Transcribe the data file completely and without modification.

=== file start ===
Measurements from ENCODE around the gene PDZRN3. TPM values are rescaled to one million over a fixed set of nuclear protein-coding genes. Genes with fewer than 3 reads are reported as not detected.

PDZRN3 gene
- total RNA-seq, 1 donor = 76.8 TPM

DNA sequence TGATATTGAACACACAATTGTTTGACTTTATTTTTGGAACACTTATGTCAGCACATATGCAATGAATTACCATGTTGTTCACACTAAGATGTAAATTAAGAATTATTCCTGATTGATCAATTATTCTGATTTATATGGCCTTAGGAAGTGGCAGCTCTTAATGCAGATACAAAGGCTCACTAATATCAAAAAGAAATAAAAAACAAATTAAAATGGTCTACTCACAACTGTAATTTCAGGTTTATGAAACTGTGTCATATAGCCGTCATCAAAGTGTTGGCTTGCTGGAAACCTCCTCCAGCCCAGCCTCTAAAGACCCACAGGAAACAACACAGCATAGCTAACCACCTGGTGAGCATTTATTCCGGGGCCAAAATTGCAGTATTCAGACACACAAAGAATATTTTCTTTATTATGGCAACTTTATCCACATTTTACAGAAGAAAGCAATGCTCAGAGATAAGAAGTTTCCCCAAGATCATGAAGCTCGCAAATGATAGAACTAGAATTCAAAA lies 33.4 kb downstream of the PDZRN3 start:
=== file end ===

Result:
Measurements from ENCODE around the gene PDZRN3. TPM values are rescaled to one million over a fixed set of nuclear protein-coding genes. Genes with fewer than 3 reads are reported as not detected.

PDZRN3 gene
- total RNA-seq, 1 donor = 76.8 TPM

DNA sequence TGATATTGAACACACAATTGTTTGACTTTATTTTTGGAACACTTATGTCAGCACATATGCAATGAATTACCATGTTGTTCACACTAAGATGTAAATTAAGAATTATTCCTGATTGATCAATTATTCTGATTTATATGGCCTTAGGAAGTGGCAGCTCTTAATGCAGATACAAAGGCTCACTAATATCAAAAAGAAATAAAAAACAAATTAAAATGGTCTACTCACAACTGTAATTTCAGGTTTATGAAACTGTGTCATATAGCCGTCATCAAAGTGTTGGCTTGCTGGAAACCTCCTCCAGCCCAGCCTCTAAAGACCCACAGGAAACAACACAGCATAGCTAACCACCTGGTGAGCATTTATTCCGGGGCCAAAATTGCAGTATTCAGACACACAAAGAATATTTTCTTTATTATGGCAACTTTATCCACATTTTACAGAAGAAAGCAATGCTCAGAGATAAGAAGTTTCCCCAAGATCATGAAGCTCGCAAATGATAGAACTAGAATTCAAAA lies 33.4 kb downstream of the PDZRN3 start: